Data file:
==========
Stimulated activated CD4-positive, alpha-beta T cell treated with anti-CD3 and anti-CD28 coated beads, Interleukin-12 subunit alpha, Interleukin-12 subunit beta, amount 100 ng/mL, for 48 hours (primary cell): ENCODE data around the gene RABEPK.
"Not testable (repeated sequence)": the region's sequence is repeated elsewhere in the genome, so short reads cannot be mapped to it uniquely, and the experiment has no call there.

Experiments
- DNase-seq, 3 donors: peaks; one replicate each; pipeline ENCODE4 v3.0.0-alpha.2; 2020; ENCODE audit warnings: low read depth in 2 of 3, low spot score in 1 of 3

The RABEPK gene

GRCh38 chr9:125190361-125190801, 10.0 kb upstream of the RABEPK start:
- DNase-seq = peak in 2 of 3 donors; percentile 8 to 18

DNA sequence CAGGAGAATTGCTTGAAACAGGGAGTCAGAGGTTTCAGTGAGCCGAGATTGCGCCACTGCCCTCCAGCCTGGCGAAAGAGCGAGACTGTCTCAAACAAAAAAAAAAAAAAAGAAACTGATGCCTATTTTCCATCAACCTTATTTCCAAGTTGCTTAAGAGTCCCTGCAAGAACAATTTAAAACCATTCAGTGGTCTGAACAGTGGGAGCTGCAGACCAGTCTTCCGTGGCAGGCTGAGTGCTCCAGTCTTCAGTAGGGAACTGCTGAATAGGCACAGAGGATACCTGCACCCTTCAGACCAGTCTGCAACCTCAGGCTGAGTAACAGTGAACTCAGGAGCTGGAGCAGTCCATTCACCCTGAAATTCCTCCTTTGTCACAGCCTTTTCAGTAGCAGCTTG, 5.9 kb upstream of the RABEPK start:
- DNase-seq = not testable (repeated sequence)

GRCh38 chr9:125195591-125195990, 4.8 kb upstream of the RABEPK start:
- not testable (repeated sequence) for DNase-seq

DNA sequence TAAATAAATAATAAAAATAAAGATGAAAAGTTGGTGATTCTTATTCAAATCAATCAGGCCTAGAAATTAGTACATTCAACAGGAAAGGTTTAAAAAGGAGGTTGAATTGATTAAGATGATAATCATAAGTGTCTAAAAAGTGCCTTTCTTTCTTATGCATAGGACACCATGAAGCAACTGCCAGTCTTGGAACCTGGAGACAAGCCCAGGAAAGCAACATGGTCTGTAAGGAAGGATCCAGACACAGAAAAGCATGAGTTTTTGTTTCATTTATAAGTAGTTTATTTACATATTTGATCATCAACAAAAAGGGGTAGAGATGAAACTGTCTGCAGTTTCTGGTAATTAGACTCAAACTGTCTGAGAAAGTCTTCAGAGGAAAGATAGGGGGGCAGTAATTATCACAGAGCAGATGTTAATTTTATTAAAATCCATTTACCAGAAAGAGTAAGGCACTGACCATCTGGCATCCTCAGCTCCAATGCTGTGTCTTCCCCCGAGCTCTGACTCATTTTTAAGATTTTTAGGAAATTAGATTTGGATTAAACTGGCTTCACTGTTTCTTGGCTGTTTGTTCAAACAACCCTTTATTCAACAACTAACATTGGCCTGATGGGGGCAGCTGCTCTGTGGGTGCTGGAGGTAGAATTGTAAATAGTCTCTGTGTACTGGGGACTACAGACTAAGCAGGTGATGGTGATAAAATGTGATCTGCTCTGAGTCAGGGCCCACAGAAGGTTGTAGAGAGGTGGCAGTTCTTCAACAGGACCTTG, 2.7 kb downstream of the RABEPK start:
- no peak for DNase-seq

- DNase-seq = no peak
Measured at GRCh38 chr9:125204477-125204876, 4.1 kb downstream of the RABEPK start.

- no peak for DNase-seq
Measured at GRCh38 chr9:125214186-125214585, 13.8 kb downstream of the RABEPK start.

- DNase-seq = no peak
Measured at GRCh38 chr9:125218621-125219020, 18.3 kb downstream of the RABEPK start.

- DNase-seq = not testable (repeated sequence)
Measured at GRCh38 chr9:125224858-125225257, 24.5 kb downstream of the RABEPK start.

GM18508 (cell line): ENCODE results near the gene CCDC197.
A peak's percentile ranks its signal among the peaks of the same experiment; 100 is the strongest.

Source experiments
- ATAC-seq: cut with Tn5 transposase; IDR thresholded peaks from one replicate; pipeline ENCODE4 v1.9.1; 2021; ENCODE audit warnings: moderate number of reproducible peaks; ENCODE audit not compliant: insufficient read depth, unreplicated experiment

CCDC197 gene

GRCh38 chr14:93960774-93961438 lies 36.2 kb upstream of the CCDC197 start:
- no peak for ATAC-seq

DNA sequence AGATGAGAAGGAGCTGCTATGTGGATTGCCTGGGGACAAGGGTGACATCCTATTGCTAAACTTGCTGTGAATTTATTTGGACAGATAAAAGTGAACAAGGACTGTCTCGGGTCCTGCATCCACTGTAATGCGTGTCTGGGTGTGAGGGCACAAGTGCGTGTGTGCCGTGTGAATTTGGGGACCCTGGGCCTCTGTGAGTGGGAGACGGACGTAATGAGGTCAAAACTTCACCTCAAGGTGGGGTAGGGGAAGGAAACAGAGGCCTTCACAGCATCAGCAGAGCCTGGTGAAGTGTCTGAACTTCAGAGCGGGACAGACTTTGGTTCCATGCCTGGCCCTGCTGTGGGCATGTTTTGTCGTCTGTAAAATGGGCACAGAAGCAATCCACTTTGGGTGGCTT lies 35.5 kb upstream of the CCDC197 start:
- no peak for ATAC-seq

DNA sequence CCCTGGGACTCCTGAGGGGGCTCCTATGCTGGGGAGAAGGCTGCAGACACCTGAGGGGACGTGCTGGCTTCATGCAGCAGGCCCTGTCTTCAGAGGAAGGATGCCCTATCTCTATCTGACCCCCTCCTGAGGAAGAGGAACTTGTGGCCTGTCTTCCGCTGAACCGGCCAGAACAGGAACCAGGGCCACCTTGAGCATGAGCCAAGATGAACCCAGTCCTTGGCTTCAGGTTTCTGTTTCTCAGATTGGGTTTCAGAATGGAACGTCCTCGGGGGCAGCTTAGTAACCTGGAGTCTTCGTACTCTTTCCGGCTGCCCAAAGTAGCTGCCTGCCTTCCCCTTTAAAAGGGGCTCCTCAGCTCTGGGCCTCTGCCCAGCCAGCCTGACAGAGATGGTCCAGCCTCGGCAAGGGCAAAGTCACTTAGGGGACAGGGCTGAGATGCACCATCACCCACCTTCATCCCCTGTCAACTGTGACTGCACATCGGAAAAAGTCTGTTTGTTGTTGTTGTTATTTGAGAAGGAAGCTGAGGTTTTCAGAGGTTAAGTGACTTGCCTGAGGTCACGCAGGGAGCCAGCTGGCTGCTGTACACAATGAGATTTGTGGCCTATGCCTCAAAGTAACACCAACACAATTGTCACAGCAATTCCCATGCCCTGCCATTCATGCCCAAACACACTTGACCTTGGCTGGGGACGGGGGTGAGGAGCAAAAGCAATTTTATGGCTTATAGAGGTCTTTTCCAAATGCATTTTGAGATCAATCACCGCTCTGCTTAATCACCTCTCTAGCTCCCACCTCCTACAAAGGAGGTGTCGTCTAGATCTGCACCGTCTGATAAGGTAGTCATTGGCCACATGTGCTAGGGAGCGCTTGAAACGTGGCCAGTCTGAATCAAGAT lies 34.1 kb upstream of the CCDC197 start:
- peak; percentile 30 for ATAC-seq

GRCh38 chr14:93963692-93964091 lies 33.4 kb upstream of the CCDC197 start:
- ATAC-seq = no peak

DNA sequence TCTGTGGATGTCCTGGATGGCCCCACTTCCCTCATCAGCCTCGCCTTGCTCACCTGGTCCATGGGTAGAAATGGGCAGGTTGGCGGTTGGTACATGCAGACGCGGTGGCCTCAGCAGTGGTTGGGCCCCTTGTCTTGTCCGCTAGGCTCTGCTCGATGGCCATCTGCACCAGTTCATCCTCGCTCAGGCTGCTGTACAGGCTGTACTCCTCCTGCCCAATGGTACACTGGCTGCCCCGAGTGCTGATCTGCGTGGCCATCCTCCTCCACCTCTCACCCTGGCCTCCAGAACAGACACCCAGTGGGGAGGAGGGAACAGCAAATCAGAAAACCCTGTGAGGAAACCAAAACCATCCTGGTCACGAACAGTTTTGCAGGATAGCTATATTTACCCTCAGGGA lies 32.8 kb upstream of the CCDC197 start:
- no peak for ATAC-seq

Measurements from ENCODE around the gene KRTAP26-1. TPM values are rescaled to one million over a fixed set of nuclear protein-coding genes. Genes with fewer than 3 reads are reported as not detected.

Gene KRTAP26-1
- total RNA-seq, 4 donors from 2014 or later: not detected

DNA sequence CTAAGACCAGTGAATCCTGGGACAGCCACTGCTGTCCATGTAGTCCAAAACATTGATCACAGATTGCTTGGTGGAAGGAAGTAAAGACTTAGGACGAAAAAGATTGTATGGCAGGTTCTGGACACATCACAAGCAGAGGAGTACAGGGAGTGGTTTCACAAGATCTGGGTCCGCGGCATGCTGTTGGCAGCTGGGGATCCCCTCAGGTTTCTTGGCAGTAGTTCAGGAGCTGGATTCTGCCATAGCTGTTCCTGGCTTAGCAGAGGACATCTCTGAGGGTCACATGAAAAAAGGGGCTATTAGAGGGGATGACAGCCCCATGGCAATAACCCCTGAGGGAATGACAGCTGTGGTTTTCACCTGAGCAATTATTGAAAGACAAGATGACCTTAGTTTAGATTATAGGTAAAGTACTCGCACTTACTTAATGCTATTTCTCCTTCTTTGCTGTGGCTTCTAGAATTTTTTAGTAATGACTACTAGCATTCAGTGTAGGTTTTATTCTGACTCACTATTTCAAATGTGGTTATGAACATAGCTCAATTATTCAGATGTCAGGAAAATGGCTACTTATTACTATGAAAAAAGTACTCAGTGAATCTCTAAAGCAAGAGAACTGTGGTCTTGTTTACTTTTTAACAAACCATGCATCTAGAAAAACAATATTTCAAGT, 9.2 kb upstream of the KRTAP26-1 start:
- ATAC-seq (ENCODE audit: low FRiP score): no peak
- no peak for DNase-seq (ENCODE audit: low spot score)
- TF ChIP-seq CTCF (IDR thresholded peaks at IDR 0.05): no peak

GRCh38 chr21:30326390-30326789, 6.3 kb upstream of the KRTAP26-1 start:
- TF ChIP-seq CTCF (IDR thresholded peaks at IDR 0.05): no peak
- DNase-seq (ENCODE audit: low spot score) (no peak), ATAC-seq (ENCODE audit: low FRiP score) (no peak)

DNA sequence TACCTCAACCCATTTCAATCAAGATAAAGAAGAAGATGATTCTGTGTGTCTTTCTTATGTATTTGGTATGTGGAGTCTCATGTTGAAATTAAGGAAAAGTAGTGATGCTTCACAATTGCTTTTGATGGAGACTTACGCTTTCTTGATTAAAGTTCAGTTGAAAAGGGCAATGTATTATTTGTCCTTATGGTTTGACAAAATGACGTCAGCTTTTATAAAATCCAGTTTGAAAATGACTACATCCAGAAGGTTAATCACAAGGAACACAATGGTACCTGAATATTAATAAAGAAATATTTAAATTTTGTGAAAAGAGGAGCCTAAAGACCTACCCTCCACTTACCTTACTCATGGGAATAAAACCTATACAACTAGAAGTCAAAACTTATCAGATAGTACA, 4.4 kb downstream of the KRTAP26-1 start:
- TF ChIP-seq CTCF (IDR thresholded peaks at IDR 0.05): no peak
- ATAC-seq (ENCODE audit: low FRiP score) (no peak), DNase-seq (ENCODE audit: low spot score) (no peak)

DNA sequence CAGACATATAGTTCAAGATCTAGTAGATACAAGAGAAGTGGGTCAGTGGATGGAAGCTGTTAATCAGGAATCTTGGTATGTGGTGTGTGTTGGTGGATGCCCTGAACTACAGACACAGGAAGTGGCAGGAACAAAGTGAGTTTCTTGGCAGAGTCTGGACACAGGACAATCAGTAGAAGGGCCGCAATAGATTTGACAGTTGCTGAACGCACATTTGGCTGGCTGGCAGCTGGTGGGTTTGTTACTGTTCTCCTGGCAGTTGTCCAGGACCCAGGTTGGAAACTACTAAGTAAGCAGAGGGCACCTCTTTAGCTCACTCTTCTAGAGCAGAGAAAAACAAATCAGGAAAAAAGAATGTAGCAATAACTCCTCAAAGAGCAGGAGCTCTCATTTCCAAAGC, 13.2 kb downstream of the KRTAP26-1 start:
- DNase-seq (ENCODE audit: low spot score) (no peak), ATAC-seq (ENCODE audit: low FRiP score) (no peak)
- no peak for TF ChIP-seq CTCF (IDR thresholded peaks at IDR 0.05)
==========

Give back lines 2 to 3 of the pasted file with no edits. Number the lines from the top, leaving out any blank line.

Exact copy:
"Not testable (repeated sequence)": the region's sequence is repeated elsewhere in the genome, so short reads cannot be mapped to it uniquely, and the experiment has no call there.

Experiments